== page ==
Do you sneeze antibiotics?
The nasal microbial community is found to produce a new class of antibiotics
An exciting study from Tubingen in German and published in Nature has identified and isolated a new antibiotic from a commensal strain of Staphylococcus lugdunensis. Microbial warfare is clearly not new and there are many examples in the literature of bacteria competing for space and resources using toxins. However, the discovery of this new antibiotic "lugdunin" is quite rare in that the molecule is not ribosomally synthesised whereas most bacterial toxins discovered today are.
The authors of the study now claim that the human microbiome is a potentially untapped source of new antibiotics which is an exciting idea, considering that most of the antibiotics we have today come from the ground. Isolating antibiotics from the humans has the potential risk that many pathogenic strains have already been exposed to similar molecules and resistance may develop quickly. However, as the authors state in their article,
"Notably, human nasal colonization by S. lugdunensis was associated with a significantly reduced S. aureus carriage rate, suggesting that lugdunin or lugdunin-producing commensal bacteria could be valuable for preventing staphylococcal infections."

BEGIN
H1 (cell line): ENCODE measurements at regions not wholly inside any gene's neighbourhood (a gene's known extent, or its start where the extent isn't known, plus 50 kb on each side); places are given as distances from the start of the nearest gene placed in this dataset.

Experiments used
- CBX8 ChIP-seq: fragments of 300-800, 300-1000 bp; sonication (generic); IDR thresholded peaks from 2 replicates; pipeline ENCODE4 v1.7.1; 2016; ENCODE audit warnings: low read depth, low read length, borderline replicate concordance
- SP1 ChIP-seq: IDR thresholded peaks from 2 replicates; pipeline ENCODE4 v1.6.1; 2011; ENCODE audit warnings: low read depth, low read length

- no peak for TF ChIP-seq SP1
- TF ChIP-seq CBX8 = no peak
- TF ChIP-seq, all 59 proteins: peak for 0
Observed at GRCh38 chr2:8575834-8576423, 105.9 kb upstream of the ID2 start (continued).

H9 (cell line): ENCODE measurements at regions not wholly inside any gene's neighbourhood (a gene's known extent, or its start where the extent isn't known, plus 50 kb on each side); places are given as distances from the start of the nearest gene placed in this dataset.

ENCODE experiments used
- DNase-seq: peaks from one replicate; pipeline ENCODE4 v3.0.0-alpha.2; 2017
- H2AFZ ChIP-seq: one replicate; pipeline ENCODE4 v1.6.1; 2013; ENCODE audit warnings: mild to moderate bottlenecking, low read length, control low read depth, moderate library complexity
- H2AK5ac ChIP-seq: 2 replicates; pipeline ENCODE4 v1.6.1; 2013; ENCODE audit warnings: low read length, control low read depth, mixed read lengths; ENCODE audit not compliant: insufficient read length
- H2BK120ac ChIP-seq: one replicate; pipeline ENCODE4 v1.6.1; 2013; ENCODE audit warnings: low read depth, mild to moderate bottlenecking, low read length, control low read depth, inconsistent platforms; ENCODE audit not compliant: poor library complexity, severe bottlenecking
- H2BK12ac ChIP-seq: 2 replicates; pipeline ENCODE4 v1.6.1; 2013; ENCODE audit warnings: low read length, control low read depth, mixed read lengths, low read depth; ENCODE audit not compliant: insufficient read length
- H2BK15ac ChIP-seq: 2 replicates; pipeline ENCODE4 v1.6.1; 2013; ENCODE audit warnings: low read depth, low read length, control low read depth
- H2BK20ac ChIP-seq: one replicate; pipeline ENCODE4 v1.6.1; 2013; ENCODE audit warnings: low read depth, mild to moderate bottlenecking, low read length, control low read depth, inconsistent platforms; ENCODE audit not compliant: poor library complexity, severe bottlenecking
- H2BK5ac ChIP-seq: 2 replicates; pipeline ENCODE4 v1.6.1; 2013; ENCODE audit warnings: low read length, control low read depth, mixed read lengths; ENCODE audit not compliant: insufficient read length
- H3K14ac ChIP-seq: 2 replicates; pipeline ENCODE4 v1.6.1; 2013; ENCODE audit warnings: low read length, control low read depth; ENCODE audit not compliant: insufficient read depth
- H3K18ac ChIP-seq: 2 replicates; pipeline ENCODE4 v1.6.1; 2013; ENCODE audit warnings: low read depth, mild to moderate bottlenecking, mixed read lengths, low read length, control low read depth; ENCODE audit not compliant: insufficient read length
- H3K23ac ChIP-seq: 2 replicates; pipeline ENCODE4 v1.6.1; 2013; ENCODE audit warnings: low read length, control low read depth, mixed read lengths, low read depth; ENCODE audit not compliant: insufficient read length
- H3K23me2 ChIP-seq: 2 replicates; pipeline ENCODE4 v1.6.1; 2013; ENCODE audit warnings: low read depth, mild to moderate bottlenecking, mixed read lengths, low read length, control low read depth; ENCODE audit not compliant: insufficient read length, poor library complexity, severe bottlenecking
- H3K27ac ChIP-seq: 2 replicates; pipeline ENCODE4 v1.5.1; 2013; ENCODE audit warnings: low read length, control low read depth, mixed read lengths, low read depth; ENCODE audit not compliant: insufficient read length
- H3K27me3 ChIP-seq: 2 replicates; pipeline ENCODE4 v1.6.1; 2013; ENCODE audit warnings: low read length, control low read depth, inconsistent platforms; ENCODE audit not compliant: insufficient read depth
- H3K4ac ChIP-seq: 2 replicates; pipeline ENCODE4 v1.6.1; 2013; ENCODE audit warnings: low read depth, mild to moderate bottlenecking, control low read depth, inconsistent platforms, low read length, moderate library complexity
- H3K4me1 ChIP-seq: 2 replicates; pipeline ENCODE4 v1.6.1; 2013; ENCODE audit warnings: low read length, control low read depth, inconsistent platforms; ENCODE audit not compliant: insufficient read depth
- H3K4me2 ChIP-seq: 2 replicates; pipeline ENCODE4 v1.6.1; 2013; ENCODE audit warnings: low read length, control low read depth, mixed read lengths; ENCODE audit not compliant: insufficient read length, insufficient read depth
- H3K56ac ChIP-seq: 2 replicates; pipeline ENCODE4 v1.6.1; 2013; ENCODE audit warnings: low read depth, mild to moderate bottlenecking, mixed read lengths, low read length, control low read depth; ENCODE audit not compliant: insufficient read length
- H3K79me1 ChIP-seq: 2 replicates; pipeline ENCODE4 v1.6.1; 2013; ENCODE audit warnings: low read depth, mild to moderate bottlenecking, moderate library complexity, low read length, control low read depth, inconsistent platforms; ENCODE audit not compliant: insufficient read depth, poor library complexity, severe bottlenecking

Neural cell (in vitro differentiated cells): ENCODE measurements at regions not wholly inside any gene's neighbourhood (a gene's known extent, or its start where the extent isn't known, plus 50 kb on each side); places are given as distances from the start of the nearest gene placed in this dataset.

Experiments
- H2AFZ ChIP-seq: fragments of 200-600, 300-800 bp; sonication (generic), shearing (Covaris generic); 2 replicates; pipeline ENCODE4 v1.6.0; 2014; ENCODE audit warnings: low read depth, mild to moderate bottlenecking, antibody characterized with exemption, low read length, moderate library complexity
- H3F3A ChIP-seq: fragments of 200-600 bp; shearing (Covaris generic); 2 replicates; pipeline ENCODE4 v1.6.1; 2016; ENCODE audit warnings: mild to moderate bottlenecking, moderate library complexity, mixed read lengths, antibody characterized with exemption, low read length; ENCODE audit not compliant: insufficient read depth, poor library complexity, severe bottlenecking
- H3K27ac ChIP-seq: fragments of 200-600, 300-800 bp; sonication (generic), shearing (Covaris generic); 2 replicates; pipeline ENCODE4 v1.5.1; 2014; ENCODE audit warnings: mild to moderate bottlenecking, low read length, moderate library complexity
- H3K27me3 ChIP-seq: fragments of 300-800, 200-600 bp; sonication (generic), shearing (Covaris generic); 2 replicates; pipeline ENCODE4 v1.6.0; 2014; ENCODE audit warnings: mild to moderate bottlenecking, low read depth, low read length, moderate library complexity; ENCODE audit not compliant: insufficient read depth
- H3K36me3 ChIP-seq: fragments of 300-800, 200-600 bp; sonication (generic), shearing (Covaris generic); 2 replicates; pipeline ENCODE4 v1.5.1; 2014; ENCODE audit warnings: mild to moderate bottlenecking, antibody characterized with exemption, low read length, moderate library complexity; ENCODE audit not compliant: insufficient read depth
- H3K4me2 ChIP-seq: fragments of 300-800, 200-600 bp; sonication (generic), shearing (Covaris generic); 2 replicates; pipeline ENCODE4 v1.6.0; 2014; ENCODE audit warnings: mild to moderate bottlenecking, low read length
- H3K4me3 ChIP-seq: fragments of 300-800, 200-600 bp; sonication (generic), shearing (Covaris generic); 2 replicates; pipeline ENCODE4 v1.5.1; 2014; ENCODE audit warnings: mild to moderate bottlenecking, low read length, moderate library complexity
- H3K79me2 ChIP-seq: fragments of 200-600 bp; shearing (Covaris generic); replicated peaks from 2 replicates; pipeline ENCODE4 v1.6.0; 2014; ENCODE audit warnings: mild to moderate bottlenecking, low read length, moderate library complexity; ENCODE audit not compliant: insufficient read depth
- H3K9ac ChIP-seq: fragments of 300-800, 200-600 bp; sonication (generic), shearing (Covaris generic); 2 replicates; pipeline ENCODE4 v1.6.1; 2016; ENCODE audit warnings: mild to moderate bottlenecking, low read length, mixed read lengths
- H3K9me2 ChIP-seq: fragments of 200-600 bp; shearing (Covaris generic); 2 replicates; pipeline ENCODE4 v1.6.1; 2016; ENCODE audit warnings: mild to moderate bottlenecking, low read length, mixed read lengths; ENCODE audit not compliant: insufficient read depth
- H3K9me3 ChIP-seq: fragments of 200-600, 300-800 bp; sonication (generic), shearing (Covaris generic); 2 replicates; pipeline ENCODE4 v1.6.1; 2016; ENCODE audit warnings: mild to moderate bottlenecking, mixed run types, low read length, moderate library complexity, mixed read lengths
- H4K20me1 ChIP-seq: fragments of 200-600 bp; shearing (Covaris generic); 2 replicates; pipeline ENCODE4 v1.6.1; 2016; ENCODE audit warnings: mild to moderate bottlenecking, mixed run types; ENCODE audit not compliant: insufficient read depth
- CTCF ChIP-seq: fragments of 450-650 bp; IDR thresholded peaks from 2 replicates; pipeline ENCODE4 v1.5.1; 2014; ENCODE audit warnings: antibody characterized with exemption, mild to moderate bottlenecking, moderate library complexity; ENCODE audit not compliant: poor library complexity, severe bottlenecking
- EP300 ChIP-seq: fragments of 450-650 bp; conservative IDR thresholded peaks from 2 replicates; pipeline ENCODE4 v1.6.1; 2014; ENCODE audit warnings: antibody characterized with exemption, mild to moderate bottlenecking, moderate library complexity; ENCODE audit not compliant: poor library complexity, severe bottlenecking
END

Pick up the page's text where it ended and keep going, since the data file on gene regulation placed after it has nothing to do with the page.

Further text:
Does this mean we can treat infection using lugdunin-producing strains as probiotics? It's a complicated and possibly dangerous issue for sure, but it must be worth looking into.
The vast majority of systemic bacterial infections are caused by facultative, often antibiotic-resistant, pathogens colonizing human body surfaces. Nasal carriage of Staphylococcus aureus predisposes to invasive infection, but the mechanisms that permit or interfere with pathogen colonization are largely unknown. Whereas soil microbes are known to compete by production of antibiotics, such processes have rarely been reported for human microbiota. We show that nasal Staphylococcus lugdunensis strains produce lugdunin, a novel thiazolidine-containing cyclic peptide antibiotic that prohibits colonization by S. aureus, and a rare example of a non-ribosomally synthesized bioactive compound from human-associated bacteria. Lugdunin is bactericidal against major pathogens, effective in animal models, and not prone to causing development of resistance in S. aureus. Notably, human nasal colonization by S. lugdunensis was associated with a significantly reduced S. aureus carriage rate, suggesting that lugdunin or lugdunin-producing commensal bacteria could be valuable for preventing staphylococcal infections. Moreover, human microbiota should be considered as a source for new antibiotics.
Human commensals producing a novel antibiotic impair pathogen colonization.
Alexander Zipperer, Martin C. Konnerth, Claudia Laux, Anne Berscheid, Daniela Janek, Christopher Weidenmaier, Marc Burian, Nadine A. Schilling, Christoph Slavetinsky, Matthias Marschal, Matthias Willmann, Hubert Kalbacher, Birgit Schittek, Heike Brötz-Oesterhelt, Stephanie Grond, Andreas Peschel & Bernhard Krismer
Nature 535, 511–516 (28 July 2016) doi:10.1038/nature18634